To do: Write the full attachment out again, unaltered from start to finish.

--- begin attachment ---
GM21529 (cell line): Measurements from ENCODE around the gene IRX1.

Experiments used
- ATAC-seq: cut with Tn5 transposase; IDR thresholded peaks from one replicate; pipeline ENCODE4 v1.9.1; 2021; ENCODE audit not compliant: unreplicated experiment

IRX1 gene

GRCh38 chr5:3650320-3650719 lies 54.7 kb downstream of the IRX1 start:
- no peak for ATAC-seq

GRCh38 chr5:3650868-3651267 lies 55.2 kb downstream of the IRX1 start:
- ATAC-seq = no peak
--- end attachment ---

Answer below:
GM21529 (cell line): Measurements from ENCODE around the gene IRX1.

Experiments used
- ATAC-seq: cut with Tn5 transposase; IDR thresholded peaks from one replicate; pipeline ENCODE4 v1.9.1; 2021; ENCODE audit not compliant: unreplicated experiment

IRX1 gene

GRCh38 chr5:3650320-3650719 lies 54.7 kb downstream of the IRX1 start:
- no peak for ATAC-seq

GRCh38 chr5:3650868-3651267 lies 55.2 kb downstream of the IRX1 start:
- ATAC-seq = no peak